How To Get Specific and Write Effective Job Descriptions
Setting clear expectations to accurately convey a role’s responsibilities to help both recruiters and job seekers.
How Clear Job Descriptions Avoid Misunderstandings
Writing a job description that is engaging while conveying all of the information necessary is a difficult task. If you write too much, it could scare away candidates with endless lists, but if you write too little, it could be uninteresting to job seekers. All engaging job descriptions have similar qualities. They all have clear, concise language to make the responsibilities of the role obvious as well as highlight meaningful benefits that may come with it. It does not contain any buzzwords like ninja or guru because while it may seem funny to you, candidates may be turned off by it.
In addition, make sure you are including information about company culture so a prospective candidate understands what type of an organization you are and if they think they could be a good fit. According to an Indeed study, 72% of job seekers say it is extremely or very important to see details about company culture in job descriptions.
Crafting a Concise and Accurate Job Title to Attract Relevant Candidates
Having a clear job title is an incredibly important part of the job description. It has an impact on whether qualified candidates will be interested and apply for your role. It will also help recruiters in searching for a candidate that properly matches the title you have. Using a string of terms that you think will make a job sound more exciting may do the opposite. For example, a job description titled: Dynamic Solar Engineering Executive Associate is not going to be as clear as saying, Associate Solar Engineer.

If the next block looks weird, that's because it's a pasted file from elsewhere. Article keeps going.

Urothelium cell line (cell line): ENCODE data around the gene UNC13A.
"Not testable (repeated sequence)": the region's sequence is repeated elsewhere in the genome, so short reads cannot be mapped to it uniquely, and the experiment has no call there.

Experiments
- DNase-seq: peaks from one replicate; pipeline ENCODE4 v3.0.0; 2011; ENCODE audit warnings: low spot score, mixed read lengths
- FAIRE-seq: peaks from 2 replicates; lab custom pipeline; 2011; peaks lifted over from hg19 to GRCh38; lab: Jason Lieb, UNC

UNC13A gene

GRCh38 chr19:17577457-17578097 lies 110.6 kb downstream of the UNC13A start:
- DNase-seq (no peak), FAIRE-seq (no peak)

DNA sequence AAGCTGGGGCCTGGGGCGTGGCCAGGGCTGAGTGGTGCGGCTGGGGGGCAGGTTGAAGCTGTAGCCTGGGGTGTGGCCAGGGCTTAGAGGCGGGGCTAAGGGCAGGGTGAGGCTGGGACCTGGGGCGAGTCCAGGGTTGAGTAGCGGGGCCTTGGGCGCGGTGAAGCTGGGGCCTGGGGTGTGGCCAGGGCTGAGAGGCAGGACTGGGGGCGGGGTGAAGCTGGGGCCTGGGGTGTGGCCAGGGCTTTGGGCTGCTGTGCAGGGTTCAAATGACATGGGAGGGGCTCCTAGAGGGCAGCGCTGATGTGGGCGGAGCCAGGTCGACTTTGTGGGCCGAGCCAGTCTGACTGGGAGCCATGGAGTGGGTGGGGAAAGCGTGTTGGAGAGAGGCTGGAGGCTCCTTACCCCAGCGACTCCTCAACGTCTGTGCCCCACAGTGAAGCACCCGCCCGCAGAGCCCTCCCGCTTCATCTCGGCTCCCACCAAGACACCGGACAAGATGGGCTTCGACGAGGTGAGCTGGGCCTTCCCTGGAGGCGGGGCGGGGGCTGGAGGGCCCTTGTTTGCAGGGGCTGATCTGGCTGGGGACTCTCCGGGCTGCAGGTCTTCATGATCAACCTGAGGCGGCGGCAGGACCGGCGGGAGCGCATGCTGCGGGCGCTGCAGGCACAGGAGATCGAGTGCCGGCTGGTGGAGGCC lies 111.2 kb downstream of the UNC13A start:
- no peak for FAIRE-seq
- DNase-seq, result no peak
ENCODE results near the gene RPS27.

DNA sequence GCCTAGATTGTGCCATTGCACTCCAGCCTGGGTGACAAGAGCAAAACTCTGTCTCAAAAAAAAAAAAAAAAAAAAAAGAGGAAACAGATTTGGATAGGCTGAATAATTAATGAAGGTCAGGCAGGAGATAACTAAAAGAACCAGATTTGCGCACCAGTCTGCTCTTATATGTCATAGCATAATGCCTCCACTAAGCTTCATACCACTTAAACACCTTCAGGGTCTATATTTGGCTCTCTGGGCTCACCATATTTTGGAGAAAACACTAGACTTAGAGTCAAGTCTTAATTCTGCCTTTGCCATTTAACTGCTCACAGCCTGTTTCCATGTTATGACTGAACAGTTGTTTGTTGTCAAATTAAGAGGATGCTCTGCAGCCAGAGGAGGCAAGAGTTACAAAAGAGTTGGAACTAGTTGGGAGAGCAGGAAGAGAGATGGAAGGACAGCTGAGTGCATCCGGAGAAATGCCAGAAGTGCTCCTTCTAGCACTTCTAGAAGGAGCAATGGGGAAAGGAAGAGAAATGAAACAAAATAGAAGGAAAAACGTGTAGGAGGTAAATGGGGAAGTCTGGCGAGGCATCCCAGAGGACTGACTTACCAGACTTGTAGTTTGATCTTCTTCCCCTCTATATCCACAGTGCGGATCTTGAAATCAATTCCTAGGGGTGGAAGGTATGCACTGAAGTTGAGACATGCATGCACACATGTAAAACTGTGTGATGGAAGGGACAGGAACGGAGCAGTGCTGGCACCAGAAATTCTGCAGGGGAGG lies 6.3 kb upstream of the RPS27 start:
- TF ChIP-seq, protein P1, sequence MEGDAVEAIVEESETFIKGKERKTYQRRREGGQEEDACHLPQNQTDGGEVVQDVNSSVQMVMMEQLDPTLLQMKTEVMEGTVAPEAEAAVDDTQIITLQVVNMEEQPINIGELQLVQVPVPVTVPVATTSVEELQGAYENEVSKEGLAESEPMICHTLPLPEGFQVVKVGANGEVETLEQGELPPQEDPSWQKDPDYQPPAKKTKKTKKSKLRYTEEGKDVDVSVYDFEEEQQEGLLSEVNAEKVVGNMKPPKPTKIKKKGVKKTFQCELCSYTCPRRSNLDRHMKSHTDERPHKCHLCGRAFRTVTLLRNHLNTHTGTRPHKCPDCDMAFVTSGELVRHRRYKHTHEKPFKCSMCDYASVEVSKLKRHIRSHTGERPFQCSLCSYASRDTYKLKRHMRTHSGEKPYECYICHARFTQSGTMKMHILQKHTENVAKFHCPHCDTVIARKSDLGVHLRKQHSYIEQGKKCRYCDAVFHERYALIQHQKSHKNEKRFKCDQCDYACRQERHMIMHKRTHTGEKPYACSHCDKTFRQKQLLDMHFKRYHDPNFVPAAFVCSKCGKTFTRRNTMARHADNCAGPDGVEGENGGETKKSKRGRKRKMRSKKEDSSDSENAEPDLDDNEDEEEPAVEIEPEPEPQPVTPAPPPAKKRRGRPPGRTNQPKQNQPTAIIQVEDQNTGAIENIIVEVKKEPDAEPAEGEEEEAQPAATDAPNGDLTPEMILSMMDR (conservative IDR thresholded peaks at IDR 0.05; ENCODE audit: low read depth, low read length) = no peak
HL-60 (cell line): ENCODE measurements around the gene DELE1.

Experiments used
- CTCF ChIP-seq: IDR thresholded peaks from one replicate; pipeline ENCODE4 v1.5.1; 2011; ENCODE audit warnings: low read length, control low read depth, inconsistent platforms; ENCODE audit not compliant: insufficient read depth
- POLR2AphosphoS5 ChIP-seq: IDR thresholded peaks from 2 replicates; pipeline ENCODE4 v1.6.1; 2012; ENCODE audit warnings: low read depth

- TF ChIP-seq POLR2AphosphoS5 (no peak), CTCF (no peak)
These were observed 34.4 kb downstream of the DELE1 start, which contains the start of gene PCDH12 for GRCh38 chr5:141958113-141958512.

According to a study conducted by BITC – a business-led nonprofit organization, 66% of the job seekers they interviewed felt they didn’t understand the role they would be applying for due to the use of jargon, or other confusing language in the title. Even if you work in a niche industry, make sure you are only using terms easily understood by those working in it.
Because more and more people look at job descriptions on their mobile devices, or very quickly on their computers, the shorter and more concise your job description, the better. A new study by Microsoft found that people now lose concentration after eight seconds because of our increased reliance on digital technology. This means that job descriptions need to capture attention quicker than ever.
Providing a Clear Understanding of Expected Performance Goals
Being specific about tasks and having a clear understanding of the expected performance goals of the role you are trying to fill is important for the job seeker. Having a clear bullet-pointed list of requirements will help optimize your job description and help specify who exactly you are looking for. Avoid generic phrasing to really hone in on the skills a candidate should have.
An Indeed survey found that 63% of candidates said they chose not to apply for a job because they felt like they didn’t know the specific tools or skills listed in the job description. Understand that no candidate is perfect, and not everyone will check absolutely every box, but it is good to add keywords to your job descriptions to filter out job seekers who do not meet your core requirements.
Understand that in creating a job description you are essentially selling that role to job seekers, so you have to engage them quickly and keep their attention long enough to be interested in applying. Creating a job title and description with the candidate in mind is an important aspect of finding diverse individuals who would like to find out more. If you would like to find out more about this topic or how working with Peak Demand can help you achieve the next steps in your hiring process contact our Managing Partner Jon Semingson at firstname.lastname@example.org.